**This article features Selena Rezvani's advice and originally appeared in CBS MoneyWatch by Amy Levin-Epstein on 08/15/2013.**
Given the tight labor market, it's tempting to immediately accept any job offer you might get. But how can you tell if a prospective employer is making the best financial offer for the position in question? Here are six ways to figure out if a company is low-balling you:
More and more groups are recognizing the need to develop the next generation of women leaders. Not just for the sake of seeing women network with peers at the same level, but instead in a cross-functional, cross-hierarchical type format. Two recent examples that crossed my desk include The Madeleine Korbel Albright Institute for Global Affairs at Wellesley University and the Women's Mentoring Partnership, a collaboration between Fortune's Most Powerful Women Summit and the U.S. State Department.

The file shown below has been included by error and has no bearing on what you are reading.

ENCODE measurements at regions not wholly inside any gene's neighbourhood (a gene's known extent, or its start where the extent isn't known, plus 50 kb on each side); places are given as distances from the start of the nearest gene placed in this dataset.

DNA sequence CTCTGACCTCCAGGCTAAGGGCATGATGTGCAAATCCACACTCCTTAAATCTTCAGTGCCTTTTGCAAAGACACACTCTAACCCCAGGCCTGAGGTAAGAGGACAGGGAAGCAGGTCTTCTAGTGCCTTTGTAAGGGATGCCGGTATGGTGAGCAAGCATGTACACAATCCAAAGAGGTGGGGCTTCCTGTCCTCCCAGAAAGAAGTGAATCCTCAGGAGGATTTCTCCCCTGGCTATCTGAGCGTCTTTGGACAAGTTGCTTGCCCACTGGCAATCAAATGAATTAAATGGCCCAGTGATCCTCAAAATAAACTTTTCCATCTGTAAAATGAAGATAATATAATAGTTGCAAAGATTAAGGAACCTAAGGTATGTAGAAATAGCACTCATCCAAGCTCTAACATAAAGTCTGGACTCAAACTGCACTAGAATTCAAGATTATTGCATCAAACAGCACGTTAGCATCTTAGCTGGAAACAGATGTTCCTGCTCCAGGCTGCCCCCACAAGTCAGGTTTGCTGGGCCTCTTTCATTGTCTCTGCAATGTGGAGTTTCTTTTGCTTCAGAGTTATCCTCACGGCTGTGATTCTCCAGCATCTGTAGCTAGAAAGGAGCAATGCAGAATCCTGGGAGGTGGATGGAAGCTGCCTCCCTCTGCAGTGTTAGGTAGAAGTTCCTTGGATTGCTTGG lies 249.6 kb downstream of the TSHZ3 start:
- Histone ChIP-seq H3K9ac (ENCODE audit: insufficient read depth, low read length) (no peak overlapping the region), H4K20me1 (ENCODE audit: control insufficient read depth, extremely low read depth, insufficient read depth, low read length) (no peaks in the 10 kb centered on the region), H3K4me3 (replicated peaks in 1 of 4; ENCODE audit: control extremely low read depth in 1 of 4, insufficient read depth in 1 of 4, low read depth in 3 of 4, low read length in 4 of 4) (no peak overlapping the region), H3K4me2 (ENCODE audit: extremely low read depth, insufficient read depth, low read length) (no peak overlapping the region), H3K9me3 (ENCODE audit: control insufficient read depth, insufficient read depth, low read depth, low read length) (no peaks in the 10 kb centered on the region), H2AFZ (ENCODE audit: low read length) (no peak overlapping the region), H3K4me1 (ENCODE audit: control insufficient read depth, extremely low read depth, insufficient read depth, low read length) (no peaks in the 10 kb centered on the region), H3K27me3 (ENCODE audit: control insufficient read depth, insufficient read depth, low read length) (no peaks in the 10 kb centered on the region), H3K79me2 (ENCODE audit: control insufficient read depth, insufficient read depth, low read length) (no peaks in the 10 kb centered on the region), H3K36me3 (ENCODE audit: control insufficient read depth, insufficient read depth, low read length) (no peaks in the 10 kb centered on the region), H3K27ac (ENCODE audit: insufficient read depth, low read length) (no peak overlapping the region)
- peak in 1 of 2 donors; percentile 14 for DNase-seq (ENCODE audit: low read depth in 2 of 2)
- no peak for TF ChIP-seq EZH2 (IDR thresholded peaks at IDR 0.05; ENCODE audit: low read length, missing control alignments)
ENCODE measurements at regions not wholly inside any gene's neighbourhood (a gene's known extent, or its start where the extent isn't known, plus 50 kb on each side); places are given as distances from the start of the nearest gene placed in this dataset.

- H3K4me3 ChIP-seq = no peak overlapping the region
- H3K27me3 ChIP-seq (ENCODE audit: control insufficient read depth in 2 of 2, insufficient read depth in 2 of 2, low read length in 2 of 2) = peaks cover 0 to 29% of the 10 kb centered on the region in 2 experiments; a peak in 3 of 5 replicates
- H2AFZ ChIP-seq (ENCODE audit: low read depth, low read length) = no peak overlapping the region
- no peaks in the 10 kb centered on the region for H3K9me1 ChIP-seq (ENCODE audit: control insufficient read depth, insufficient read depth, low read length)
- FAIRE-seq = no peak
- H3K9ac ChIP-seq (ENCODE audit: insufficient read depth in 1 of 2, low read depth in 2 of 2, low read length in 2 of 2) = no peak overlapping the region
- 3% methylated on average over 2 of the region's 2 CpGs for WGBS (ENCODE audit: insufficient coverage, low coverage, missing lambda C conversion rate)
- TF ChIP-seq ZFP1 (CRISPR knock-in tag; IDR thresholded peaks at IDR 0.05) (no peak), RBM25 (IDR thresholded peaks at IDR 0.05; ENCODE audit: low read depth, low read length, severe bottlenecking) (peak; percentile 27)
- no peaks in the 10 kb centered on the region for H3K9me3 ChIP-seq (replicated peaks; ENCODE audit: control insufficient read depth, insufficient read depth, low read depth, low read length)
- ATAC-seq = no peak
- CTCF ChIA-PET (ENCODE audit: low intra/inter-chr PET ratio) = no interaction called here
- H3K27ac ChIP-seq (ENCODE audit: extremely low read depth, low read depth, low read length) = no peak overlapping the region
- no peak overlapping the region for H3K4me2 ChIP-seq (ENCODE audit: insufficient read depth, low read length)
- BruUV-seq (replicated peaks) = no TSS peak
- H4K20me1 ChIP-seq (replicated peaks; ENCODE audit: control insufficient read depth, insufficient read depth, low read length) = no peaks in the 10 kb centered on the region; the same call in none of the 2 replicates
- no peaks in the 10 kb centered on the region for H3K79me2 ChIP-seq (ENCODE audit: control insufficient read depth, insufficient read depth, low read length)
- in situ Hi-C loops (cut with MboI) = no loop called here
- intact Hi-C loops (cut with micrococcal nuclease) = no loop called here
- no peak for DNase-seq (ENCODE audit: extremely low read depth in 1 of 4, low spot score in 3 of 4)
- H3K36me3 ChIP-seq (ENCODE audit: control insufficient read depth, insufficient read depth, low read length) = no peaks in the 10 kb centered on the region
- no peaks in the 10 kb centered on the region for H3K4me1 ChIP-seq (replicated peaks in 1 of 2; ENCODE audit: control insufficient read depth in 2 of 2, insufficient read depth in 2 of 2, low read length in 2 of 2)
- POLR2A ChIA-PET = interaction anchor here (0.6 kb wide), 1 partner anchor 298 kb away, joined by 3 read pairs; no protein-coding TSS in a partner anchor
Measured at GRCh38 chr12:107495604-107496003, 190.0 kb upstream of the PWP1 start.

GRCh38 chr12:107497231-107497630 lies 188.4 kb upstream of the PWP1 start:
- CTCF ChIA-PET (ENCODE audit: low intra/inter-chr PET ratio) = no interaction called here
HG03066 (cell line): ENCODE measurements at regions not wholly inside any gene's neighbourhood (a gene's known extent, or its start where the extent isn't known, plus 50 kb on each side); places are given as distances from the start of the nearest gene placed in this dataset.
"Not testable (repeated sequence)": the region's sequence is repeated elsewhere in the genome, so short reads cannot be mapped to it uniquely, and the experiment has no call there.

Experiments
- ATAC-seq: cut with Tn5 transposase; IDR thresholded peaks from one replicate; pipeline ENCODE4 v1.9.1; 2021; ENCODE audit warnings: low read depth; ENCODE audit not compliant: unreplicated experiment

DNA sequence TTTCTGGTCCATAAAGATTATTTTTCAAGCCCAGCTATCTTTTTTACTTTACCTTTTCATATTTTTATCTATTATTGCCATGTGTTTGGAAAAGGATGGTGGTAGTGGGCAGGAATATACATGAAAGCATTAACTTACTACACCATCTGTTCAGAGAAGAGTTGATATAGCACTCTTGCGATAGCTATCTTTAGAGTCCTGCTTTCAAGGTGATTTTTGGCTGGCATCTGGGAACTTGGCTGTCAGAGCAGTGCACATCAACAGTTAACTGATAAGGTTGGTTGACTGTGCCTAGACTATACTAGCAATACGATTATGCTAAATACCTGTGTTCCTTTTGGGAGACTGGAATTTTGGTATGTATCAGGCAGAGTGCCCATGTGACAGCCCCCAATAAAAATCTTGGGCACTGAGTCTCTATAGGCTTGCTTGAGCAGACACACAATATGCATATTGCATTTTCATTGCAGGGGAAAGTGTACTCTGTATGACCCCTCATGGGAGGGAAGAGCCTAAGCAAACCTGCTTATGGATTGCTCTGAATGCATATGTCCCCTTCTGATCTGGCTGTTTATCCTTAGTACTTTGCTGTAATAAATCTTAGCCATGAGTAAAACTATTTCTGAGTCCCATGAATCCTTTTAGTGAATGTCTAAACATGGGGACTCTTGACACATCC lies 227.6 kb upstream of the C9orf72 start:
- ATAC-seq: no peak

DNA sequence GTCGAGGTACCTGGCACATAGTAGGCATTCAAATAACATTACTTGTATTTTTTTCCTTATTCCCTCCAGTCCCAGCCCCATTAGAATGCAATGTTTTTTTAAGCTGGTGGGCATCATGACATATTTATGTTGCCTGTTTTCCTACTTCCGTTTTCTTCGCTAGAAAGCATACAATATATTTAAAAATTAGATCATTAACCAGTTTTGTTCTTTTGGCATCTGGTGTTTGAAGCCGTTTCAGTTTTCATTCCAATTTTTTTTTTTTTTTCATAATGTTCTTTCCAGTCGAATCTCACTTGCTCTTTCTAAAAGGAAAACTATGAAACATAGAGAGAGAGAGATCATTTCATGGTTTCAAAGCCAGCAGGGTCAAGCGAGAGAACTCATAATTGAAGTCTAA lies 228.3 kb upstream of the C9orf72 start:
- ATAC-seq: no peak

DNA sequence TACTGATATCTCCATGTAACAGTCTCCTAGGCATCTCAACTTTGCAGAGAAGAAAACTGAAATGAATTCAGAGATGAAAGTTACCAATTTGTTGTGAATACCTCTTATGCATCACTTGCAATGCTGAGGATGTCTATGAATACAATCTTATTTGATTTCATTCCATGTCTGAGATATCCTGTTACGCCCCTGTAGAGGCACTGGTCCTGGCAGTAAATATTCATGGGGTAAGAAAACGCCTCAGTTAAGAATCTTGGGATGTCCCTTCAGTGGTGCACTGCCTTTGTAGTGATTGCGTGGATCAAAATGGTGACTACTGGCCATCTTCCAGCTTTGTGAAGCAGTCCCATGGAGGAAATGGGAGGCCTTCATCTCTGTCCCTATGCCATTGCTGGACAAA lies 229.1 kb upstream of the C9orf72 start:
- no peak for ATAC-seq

When she started her MBA program at a top-10 school last year, Ramona Dickinson had every reason to think positively about business education. Bright-eyed and optimistic, Dickinson had one central expectation of her schooling: that she'd learn the essentials of leading a modern business in a stimulating, inclusive environment.
What Dickinson encountered instead was estrangement. She found herself negotiating a largely male-dominated program whose culture had an awfully close resemblance to that of a fraternity.
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